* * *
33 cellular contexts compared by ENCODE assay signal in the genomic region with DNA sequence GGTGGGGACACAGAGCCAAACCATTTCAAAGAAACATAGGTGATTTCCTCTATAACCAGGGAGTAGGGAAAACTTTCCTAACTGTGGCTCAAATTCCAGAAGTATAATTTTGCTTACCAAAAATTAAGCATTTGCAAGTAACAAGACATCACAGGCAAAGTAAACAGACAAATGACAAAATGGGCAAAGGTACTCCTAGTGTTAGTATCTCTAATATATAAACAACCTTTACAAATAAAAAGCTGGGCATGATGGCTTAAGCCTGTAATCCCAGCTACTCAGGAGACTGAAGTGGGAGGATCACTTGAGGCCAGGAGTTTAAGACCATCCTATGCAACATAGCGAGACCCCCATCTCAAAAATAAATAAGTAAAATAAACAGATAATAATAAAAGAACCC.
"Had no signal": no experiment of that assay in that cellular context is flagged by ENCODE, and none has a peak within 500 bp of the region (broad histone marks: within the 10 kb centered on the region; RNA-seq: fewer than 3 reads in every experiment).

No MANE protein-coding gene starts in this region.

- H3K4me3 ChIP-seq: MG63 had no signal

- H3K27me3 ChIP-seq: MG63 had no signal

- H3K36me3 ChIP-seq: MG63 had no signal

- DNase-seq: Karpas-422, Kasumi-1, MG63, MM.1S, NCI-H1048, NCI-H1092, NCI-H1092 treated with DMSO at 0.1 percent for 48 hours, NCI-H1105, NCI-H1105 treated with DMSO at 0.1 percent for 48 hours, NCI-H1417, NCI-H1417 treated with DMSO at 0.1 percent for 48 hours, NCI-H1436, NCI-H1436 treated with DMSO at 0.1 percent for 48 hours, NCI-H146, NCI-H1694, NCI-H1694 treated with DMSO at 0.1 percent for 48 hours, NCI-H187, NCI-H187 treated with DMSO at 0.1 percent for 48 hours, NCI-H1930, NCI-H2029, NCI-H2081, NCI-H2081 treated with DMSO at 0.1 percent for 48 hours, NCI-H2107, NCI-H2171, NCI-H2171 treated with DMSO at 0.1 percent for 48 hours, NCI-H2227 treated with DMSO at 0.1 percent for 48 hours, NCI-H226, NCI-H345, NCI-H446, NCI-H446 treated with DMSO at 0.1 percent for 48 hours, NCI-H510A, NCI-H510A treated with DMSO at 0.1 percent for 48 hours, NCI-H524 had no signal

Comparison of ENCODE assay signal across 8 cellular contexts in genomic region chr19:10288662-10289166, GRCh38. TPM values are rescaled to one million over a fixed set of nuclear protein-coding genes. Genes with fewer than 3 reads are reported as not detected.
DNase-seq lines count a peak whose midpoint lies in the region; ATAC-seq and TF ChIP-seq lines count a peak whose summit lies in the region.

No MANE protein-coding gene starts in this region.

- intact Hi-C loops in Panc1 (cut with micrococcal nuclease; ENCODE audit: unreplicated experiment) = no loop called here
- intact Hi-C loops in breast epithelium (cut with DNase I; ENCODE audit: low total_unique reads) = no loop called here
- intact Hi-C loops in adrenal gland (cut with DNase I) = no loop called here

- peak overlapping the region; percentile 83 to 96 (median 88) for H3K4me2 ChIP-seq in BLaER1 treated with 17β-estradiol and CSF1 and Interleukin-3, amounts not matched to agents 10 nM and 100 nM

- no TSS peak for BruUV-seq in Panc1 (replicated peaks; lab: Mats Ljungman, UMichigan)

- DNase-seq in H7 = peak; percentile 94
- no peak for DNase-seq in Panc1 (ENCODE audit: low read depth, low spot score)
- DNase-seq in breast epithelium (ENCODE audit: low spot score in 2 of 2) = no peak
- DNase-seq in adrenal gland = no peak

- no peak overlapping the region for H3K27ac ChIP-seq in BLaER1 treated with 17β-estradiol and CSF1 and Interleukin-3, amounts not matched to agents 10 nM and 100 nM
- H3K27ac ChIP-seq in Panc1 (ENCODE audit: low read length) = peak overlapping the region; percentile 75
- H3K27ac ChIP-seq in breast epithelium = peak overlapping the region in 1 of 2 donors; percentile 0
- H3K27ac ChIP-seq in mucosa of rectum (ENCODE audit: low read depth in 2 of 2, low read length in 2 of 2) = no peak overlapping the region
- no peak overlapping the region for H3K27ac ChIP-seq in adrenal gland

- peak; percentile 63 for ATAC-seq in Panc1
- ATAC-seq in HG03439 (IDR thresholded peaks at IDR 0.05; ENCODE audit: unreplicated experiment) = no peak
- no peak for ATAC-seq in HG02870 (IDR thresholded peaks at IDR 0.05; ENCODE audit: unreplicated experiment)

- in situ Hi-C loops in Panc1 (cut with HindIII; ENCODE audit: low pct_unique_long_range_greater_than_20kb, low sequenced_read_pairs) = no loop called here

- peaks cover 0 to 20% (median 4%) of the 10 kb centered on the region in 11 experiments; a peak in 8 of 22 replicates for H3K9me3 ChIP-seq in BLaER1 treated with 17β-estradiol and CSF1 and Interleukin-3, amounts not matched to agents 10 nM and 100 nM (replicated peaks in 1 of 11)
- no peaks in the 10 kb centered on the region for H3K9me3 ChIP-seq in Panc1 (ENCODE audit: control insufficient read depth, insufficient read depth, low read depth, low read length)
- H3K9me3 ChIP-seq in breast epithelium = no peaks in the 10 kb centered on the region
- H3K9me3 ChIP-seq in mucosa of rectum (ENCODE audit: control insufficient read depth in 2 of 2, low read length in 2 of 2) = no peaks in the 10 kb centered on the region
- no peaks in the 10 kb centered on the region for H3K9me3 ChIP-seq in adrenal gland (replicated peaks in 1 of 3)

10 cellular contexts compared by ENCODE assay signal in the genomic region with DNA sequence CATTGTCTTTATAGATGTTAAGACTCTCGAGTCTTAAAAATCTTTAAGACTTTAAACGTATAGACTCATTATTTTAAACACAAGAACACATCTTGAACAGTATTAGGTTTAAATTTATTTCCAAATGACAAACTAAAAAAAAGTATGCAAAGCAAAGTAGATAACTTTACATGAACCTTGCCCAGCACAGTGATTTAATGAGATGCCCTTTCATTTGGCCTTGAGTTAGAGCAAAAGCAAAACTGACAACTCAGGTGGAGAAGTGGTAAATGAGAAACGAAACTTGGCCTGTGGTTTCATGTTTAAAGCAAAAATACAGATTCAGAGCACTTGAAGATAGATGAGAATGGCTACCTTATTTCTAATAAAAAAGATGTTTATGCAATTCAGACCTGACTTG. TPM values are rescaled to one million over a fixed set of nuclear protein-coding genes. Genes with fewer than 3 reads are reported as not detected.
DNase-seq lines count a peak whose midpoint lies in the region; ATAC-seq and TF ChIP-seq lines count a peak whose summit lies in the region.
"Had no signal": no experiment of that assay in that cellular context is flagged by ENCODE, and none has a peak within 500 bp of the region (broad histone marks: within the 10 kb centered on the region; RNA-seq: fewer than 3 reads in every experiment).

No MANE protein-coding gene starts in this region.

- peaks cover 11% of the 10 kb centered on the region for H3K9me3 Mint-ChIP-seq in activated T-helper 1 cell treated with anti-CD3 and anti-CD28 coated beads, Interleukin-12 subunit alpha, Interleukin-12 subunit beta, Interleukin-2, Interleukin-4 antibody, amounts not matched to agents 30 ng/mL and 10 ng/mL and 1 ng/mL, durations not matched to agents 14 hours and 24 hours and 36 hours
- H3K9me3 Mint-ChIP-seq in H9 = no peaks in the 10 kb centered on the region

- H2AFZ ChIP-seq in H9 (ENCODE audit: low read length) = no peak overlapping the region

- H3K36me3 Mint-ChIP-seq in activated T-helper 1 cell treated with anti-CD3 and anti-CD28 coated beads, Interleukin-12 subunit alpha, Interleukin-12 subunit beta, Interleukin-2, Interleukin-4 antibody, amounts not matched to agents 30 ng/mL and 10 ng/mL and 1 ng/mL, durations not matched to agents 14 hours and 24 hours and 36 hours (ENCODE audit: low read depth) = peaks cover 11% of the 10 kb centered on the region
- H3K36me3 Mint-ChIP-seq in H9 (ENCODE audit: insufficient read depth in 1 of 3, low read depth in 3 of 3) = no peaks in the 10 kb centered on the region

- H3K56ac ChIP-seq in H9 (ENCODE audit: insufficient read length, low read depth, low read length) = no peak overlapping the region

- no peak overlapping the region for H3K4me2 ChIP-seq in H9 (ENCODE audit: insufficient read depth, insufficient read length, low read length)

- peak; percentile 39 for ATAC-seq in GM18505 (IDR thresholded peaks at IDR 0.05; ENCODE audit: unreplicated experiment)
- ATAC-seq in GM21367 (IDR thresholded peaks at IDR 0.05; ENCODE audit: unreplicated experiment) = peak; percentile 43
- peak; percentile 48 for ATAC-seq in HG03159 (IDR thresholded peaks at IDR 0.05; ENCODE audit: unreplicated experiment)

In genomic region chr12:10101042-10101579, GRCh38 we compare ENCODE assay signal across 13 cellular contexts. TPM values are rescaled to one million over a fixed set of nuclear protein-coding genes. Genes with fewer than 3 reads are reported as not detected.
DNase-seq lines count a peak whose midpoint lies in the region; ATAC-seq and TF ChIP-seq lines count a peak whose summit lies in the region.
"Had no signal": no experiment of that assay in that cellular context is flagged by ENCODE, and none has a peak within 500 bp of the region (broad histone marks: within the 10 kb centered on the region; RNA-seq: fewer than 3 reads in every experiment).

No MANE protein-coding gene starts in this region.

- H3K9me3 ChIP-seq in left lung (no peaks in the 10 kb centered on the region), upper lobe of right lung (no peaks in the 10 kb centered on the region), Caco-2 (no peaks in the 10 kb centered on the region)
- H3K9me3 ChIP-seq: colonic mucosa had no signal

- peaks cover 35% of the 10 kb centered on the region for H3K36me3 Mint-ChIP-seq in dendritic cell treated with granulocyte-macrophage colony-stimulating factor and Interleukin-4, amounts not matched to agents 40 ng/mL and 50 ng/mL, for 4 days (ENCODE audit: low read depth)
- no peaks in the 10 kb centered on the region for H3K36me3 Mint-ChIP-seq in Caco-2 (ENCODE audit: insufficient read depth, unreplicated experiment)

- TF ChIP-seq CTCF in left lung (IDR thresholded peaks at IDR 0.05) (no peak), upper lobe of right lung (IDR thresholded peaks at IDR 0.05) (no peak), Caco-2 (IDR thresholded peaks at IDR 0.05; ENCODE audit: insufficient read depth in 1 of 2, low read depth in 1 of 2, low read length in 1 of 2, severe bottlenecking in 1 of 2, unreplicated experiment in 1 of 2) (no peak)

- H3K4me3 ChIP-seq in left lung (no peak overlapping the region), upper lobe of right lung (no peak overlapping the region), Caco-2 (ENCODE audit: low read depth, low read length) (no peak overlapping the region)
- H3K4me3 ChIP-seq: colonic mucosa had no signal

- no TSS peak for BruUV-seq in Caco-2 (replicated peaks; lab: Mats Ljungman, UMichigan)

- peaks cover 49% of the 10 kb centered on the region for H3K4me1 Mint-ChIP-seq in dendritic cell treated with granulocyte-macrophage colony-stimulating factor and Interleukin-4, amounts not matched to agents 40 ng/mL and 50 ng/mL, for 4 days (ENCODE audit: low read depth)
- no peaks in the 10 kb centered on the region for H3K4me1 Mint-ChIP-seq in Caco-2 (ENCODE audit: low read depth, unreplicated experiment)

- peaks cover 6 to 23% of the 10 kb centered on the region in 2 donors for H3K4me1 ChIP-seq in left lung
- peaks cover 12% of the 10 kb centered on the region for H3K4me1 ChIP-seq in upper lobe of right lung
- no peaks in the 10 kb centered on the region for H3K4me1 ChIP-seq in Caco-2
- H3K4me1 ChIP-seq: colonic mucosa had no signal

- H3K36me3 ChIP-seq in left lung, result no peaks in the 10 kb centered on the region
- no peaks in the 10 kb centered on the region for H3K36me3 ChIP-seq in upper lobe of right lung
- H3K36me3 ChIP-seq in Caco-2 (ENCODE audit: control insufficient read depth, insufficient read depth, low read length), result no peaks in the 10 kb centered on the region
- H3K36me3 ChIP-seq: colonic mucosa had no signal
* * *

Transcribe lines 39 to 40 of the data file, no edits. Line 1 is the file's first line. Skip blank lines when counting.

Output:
- H3K9me3 Mint-ChIP-seq in H9 = no peaks in the 10 kb centered on the region

- H2AFZ ChIP-seq in H9 (ENCODE audit: low read length) = no peak overlapping the region